I was going to write two separate posts about boiling and steaming but lumping them together seems to make more sense. Boiling then transitioning to steaming. It might sound too much like grade school but, in cooking, it pays to know exactly what it means to boil water.
Let’s start with what boiling means. It means heating the water to reach boiling point. In more nerdy terms, it means heating the water to create pressure equal to the surrounding air. At its most basic, it means bringing up the temperature of water to 212F. Simple? Not really. Altitude affects the boiling point of water. Water boils at 212F at sea level but, at a higher altitude, the boiling point is lower because the air pressure is lower.
How do we know if water is boiling? One technique is to watch for steam above the water. Another, if you want to be really precise, is to use a thermometer. I prefer the bubble technique. Like this.
Left photo: As water heats up, small bubbles form at the bottom of the pot. This is sometimes called the poaching temperature. The water is hot but there is no perceptible agitation. This is the ideal temperature for poaching eggs.
Right photo: As the temperature rises, the bubbles will move upward. This means that the water is starting to simmer and the bubble movement will start causing agitation on the surface.
Left photo: When the small bubbles start to rise continuously, the slight agitation on the surface becomes constant. The water is simmering at this point.
Right photo: As the water nears its boiling point, the rising bubbles will get larger and there will be more agitation on the surface.
When the surface is covered with large bubbles, the water starts to steam profusely. This is the boiling point.
Now, let’s watch those bubbles from the surface.
On the left, the small bubbles are rising.
On the right, agitation on the surface is starting at the top of the photo. The water is almost simmering.
Left photo: The water has passed the simmering stage and is starting to boil. Note the size of the bubbles.
Right photo: And the water reaches boiling point.
So what’s the big deal about boiling water? Depending on what you’re cooking, to have to know when to put it in the hot water. Spaghetti, for instance, must be dropped into water that is boiling profusely. If the water is not hot enough, the uncooked pasta will expel too much starch in the water. The pasta needs all that starch to stay firm. If the starch goes into the water instead, you get thickened cloudy water and soggy pasta.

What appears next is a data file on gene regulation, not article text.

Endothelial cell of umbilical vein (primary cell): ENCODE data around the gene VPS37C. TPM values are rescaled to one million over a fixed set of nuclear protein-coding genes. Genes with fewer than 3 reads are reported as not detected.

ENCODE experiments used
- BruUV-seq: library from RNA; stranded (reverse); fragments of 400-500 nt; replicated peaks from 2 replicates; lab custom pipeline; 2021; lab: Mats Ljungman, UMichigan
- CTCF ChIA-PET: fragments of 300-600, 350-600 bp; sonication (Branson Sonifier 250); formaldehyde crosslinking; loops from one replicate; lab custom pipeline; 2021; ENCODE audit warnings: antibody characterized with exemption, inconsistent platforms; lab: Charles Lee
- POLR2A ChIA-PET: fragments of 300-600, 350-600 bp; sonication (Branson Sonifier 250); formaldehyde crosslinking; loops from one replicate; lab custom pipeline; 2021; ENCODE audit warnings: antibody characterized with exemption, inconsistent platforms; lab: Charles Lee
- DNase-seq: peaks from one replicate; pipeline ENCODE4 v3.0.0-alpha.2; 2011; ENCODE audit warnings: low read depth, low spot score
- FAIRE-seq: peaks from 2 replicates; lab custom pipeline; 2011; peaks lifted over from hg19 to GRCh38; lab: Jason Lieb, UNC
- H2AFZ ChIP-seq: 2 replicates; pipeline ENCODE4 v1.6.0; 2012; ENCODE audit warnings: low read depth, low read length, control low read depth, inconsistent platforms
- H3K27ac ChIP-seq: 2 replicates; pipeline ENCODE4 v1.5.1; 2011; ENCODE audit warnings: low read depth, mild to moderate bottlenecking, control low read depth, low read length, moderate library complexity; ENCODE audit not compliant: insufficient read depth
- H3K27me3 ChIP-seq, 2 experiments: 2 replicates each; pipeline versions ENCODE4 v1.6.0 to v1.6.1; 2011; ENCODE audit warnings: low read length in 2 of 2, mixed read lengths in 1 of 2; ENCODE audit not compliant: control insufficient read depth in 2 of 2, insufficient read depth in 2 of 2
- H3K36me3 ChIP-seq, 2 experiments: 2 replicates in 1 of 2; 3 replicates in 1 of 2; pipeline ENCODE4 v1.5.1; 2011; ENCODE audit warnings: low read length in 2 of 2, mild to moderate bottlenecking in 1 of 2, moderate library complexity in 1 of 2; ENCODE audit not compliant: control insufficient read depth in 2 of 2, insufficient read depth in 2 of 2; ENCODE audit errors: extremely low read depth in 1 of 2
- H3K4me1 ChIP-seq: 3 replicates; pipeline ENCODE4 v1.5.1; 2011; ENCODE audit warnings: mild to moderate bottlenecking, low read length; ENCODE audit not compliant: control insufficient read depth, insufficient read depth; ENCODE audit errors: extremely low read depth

Then, there’s the matter of bacteria. Before there was bottled water, mothers boiled and cooled the water for their children’s milk. Bacteria can’t survive at boiling point but unless the water actually reached boiling point, then the heating process becomes totally useless.
One obvious question is whether it is okay to turn down the heat once the water has reached its boiling point. That depends on what you’re cooking. If you’re going to simmer meat, then, turn down the heat by all means. But if you boiled water because you intend to steam the food, that’s another matter.
When steaming food, the food cooks in the heat of the steam. The food does not touch the water but is subjected to the moist and hot environment of the steam that the boiling water creates. I always thought that was pretty obvious until someone asked in the puto recipe post if the water should already be boiling before putting the food in the steamer. So, a few things about steaming.
Steaming is kind of similar to baking. In baking, the reason for preheating the oven is to make sure that when the food goes in, it starts cooking immediately. Otherwise, a cake, for instance, won’t rise properly. In steaming, the steam has to be there already to provide the heat when the food goes in because the actual cooking won’t really start until there is sufficient heat.
Think of it as shocking the food with extreme heat as though insisting to the food to go and start cooking. And this is especially true when steaming bread like puto — you have to shock the batter with extreme heat at once to make it start rising instantly. Otherwise, you get dense and soggy puto.
I can’t explain it in chemical terms (yes, cooking is a lot of chemistry) but I can say from experience that the texture of food that was placed in the steamer before there was steam is different from food that has been steamed correctly (i.e., placed in the steamer when the water underneath was already boiling and giving off steam).
Now, the next question of the same person. What should be the setting of the stove once the steamer is in place? Another reader who was trying to be helpful told the first reader to keep the stove at medium setting. Is that correct?
The thing about steaming is that there has to be a constant supply of steam in which the food can cook. If the heat is lowered and the water drops to simmering, there won’t be enough steam to cook the food. The cooking will take longer and the texture of the food will be affected. In short, the stove should be set to keep the water boiling so that it is giving off steam continuously.
What the setting should be depends on the kind of cooking vessel and steamer you’re using. In my case, I place the stack of steamer baskets in a wok, Chinese style. That means the water is not covered and it needs a constant high temperature to keep it boiling. Try keeping the water boiling in an uncovered pot and see if the setting of the stove would be the same if the pot were covered.
Like I said at the beginning of this post, boiling is about creating pressure in the water. And the pressure is simply greater if the heat is contained as when a pot is covered. So, my wok being uncovered, I keep the heat on high. If your steaming equipment is such that there is no extraneous loss of heat, then, you can probably lower the heat to medium.